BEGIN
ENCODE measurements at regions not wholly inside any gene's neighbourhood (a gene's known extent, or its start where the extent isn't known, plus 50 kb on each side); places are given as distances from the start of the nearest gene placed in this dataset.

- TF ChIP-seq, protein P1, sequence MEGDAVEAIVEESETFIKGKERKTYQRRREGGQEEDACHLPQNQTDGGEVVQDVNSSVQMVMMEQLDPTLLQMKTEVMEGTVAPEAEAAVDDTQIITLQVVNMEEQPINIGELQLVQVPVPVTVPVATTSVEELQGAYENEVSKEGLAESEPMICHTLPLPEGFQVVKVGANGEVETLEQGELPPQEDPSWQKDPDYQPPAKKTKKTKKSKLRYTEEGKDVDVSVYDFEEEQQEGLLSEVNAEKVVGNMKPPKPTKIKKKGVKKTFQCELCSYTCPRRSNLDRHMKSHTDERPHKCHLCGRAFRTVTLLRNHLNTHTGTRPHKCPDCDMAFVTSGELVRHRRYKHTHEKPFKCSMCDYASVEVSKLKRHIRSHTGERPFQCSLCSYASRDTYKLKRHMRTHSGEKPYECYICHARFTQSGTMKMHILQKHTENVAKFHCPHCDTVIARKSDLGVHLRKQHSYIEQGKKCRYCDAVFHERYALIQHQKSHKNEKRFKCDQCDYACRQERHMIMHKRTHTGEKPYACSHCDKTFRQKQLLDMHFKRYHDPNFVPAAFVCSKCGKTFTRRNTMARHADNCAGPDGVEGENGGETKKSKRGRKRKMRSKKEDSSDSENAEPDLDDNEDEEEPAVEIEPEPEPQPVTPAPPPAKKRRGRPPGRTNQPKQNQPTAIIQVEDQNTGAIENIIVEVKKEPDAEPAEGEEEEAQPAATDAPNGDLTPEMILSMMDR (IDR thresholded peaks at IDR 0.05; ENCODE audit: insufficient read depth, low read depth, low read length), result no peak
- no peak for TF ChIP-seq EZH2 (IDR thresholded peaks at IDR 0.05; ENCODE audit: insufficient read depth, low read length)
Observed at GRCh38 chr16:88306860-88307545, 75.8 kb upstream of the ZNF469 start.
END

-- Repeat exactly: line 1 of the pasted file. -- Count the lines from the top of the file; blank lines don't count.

ENCODE measurements at regions not wholly inside any gene's neighbourhood (a gene's known extent, or its start where the extent isn't known, plus 50 kb on each side); places are given as distances from the start of the nearest gene placed in this dataset.